Hack Web Applications by Intercepting HTTP request/response using WebScarab

Hello Friends,

Today we will understand how we can intercept the HTTP request we send to a website and how we can analyse the response header.For this purpose we will use WebScarab which you can download by searching it on google.

After you have installed the setup you will first have to set your browser so that WebScarab can intercept the request and response.
I am taking the example of Firefox here. Go to options > Advanced > Network > Settings > Then select the Manual Proxy configuration and enter the following values.
HTTP proxy – and port – 8008
This sets the webscarab to intercept the request by acting as a localhost proxy .

Now you start your webScarab by clicking on the icon.
The screen will appear wired and somthing like as shown in the figure. Click on the figure to enlarge it .
In the intercept tab , select “Intercept request” and in the left hand side menu select “Get” and “Post” options .
This makes your webScarab completely ready to intercept the HTTP Get and post requests .Now in your browser type any url , for e.g , google.com and you will get a window that will show the intercepted HTTP Get request. Now if you click on the “Intercept Response” button then it will also intercept the response that is coming back to the browser from the google server.

You can use this technique to analyse the the various request and response headers and let me tell you this can be very very deadly . If you are able to make the right moves and changes in the Headers then you can easily modify the headers to send invalid valuse to the servers .
In the main window of the webScarab , the “Summary” tab shows you the details of all the intercepted requests and response.This is a short tutorial on webScarab that will give you a basic understanding of how to use webscarab to intercept the HTTP values and analyse them > Rest is upto you how far you can take it .

Some Linux Commands

Date and time

  • date (show system date)
  • cal 9 1751( show calendar)
  • date mmddhhmmssyy ( set date & time)
  • date 12051145302008


  • find / -name sam.txt (find a file)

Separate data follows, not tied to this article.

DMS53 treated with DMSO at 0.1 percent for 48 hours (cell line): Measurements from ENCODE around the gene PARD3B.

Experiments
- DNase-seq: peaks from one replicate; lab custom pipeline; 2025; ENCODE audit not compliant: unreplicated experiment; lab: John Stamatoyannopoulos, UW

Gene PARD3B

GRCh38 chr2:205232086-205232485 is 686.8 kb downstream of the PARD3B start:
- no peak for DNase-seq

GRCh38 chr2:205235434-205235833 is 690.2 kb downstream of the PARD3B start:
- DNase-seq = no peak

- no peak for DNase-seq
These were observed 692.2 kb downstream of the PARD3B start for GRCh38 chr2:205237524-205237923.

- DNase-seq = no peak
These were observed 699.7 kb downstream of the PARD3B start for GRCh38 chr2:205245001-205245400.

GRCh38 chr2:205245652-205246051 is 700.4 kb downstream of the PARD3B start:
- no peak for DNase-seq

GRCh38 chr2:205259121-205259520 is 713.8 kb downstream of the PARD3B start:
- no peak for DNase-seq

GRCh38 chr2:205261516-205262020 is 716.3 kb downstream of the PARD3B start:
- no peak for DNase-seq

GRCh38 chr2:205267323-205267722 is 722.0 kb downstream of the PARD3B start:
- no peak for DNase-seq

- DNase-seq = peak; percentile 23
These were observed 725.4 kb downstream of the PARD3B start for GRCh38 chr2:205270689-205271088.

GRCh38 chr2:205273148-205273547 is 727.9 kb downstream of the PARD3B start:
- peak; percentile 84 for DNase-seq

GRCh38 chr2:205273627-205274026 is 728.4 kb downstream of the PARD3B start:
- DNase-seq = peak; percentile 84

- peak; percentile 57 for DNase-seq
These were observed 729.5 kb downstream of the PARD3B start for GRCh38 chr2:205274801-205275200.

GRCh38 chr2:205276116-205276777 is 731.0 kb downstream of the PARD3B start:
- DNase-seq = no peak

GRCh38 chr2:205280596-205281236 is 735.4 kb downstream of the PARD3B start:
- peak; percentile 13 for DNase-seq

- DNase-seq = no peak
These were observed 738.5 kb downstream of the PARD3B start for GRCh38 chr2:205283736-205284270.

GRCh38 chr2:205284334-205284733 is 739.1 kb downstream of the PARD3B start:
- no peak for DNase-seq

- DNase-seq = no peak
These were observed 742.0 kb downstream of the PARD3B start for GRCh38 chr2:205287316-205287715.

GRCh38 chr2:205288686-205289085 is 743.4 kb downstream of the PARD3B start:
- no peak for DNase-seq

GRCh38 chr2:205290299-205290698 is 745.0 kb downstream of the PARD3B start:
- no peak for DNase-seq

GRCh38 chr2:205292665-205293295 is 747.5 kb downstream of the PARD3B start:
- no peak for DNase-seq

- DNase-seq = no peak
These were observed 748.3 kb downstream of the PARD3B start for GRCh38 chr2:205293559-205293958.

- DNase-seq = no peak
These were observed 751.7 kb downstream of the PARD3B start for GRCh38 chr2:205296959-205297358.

• find / -iname sam.txt (search with capital & small)
  • find / -size 1 mb (find files with 1 mb size)
  • find / -size +1mb (find files > then 1 mb)
  • find / -size -1 mb (find files <then 1 mb)
  • find / -usr marc (find  user marc,s files )
  • find / home –user marc (find user march in home )
  • stat /data/sam.txt (displays file properties)
  • touch /data/sam.txt (update the time)
  • touch logitech
  • find / -atime +10
  • find / – atime -10
  • find / -mtime +10
  • find / -mtime -10
  • find / -name india.txt –not –user mann
  • find / -name kashmir.txt –not user root
  • find / -name india.txt –not –size -10mb
  • find / -name india.txt –and –user mann –not –size +10mb

Linux – File And directories

  • rm abc  (can remove a file)
  • mkdir abc (create a directory)
  • rmdir abc (remove an empty directory)
  • rm –r abc (delete directory recursively)
  • mkdir /data (create a directory)
  • mkdir /data/abc (create sub directory)
  • pwd (print working directory)
  • cd /data ( change the directory)
  • cd (change to home directory)
  • cd / (change to / directory)
  • cd .. (come back one directory)
  • cd – ( back to previous directory)
  • tree /root ( to display directory structure)
  • rm –rf  abc ( to delete a directory forcefully & recursively)
  • ls (list of files and folders in current directory)
  • ls –l (long listing of files & folders)
  • ls –a (list all with hidden files & folders)
  • ls /  (list files & folders )
  • ls /abc/xyz (will list subdirectories)
  • cp –rvf /abc/xyz  (copy recursively)
  • ls *.txt (list .txt files)
  • history (displays last inserted commands)
  • !10 (run number 10th command)
  • !cal (run last command started with cal)
  • history –c (Clear all history)
  • man/info date (manual files)
  • makewhatis (creates what is database)
  • whatis cal (displays use of cal command)
  • cal > abc ( send output of cal  to file abc)
  • date >> abc (append to abc file)
  • more sales.txt (displays page contents page wise)
  • history | more (displays history page wise)
  • history | less (———— can up and down)
  • history | tail -20 ( displays last 20 inserted lines)
  • History > history.txt (send history to a file)
  • tr ‘a-d ‘ ‘A-D’ < sam.txt ( display small to capital)
  • tr ‘A-D ‘a-d’ < sam.txt (displays capital to small)